29 Jun 2013


Out in the green is where city dwellers long to be on sunny summer days. With temperatures being pleasant, but still far from hot, I seized the opportunity over the last two weeks to lace up my hiking boots, and to take to the trails on both sides of the Atlantic. While the joy was constant, in other aspects differences became obvious.

In Canada, my Dutch friend and I headed to Frontenac Provincial Park, located between Kingston and Ottawa in south-eastern Ontario, where on a balmy Saturday we had picked a pleasant looping trail, said to take about 5 hours to hike. Having paid our park admission, we set off into a pristine landscape of bogs and marshes, accompanied only by the song of a few birds, and the constant hum of countless insects. Fortunately, I'd come prepared with plenty of locally-purchased, DEET-laden insect repellant (I'd found out the scratchy way that the spray I'd brought from Europe was useless), and much to my delight Ontario's bugs seemed much more attracted to Dutch blood anyways. The landscape was surprisingly varied, and fortunately small snakes remained the only wild animals we saw - the bears must have been out at the mall.

Most strinkingly, despite the park being easily accessible and this being a perfect Saturday, we only came across one single other person in all of our hike. Other than that, we had the trail to ourselves and enjoyed the sensation of being truly out in the wild - no human structures could be seen at all.

The same could not be said a week later, when my former flat-mate joined me for a day-trip to Ticino, escaping the chilly rain of northern Switzerland for some southern sun.  We'd picked a panoramic route along a mountain ridge, located precisely over the site of our family cottage, where I'd spent a good part of my childhood holidays raiding my nonna's larder for local specialties. Back then, the trip to Ticino seemed like a long journey into a different world. This week, we zipped down from Zurich in what felt like just another little drive down to Kingston.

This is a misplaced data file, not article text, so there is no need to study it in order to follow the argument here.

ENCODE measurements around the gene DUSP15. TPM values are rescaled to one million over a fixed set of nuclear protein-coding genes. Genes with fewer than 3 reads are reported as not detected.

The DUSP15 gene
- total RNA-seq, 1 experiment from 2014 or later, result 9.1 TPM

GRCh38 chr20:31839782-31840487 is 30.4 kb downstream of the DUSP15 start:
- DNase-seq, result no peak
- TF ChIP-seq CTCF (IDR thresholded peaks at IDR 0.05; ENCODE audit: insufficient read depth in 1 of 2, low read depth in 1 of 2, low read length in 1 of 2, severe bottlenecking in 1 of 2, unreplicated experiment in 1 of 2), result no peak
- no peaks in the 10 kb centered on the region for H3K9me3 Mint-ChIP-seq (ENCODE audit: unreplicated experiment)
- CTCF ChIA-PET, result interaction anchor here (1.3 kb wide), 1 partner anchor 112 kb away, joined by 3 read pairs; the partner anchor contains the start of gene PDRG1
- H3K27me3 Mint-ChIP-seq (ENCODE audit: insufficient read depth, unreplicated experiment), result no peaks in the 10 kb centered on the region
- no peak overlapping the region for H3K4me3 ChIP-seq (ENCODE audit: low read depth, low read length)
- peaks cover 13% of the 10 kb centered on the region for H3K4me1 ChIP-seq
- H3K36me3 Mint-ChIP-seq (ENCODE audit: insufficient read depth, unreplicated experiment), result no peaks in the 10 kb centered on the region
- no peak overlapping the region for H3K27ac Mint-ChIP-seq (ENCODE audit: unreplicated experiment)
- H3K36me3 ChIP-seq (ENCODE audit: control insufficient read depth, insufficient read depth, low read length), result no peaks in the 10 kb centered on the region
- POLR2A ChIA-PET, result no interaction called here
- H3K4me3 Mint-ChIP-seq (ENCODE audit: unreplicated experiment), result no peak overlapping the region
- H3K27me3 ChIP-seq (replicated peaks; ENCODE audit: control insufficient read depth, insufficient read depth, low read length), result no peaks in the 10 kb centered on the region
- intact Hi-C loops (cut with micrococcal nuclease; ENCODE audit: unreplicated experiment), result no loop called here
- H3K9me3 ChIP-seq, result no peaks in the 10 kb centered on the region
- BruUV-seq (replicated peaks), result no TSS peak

Scenic and well-known as it is, I was expecting a few other hikers to join us on the trail, but this being a Monday outside typical vacation period, I wasn't quite ready for the crowds we found. I'd obviosly been away from the tiny country and its 8M inhabitants for too long - there seem to be no unpopulated spots left, hiking trails being no execptions. From the base of the hill to the shuttle bus taking us back to the starting point in the evening, others were constantly in visual (and sometimes olfactory) range.

The views, down both sides of the mountain onto Lago di Lugano as well as Lago Maggiore were stunning, of course. But they too are testimony to just how crowded Switzerland is: Roads, rails, homes, churches, boats, sail planes and even a hydro dam were plainly visble as we made our way along the trail. At no time was one under the impression of being really in the wild. Our vantage point atop the hills revealed just how close to each other the various cities are: The day-long journeys of my childhood to any one of them had become a quick 50km run up or down a valley. On the summit of Monte Tamaro, I realized that my sense of space has most definitely changed.

Leaning back against the summit cross on Monte Lema, the end point on our route, I let my eyes wander over the landscape laid out in front of me, from Lugano all the way into Italy. I spotted the causeway across the lake at Melide, the site of a theme park called Swiss Miniatur. And smilingly, I mused - doesn't this apply to the entire country anyways?

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10 Jun 2013